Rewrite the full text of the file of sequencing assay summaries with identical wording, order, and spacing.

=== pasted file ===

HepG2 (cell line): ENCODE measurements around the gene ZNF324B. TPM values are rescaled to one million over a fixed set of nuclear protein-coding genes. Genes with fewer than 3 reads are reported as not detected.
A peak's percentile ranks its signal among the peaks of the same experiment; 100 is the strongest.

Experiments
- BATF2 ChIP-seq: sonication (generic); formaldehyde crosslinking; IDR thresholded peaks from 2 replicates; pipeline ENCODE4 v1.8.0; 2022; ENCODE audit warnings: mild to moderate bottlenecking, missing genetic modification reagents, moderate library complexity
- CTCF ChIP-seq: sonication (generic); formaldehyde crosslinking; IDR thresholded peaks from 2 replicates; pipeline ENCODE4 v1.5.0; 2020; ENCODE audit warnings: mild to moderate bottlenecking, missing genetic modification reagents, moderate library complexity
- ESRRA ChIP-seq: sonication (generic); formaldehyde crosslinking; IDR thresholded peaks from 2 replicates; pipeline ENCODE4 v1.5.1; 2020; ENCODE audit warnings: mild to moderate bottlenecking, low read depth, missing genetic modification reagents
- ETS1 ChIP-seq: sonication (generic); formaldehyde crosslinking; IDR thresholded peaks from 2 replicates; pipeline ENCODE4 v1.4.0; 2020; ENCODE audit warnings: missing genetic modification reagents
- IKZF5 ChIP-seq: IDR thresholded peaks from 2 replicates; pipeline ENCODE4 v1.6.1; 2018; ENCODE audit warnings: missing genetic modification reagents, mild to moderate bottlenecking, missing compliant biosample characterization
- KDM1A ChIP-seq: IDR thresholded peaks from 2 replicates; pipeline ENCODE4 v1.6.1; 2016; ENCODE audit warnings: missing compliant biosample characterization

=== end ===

HepG2 (cell line): ENCODE measurements around the gene ZNF324B. TPM values are rescaled to one million over a fixed set of nuclear protein-coding genes. Genes with fewer than 3 reads are reported as not detected.
A peak's percentile ranks its signal among the peaks of the same experiment; 100 is the strongest.

Experiments
- BATF2 ChIP-seq: sonication (generic); formaldehyde crosslinking; IDR thresholded peaks from 2 replicates; pipeline ENCODE4 v1.8.0; 2022; ENCODE audit warnings: mild to moderate bottlenecking, missing genetic modification reagents, moderate library complexity
- CTCF ChIP-seq: sonication (generic); formaldehyde crosslinking; IDR thresholded peaks from 2 replicates; pipeline ENCODE4 v1.5.0; 2020; ENCODE audit warnings: mild to moderate bottlenecking, missing genetic modification reagents, moderate library complexity
- ESRRA ChIP-seq: sonication (generic); formaldehyde crosslinking; IDR thresholded peaks from 2 replicates; pipeline ENCODE4 v1.5.1; 2020; ENCODE audit warnings: mild to moderate bottlenecking, low read depth, missing genetic modification reagents
- ETS1 ChIP-seq: sonication (generic); formaldehyde crosslinking; IDR thresholded peaks from 2 replicates; pipeline ENCODE4 v1.4.0; 2020; ENCODE audit warnings: missing genetic modification reagents
- IKZF5 ChIP-seq: IDR thresholded peaks from 2 replicates; pipeline ENCODE4 v1.6.1; 2018; ENCODE audit warnings: missing genetic modification reagents, mild to moderate bottlenecking, missing compliant biosample characterization
- KDM1A ChIP-seq: IDR thresholded peaks from 2 replicates; pipeline ENCODE4 v1.6.1; 2016; ENCODE audit warnings: missing compliant biosample characterization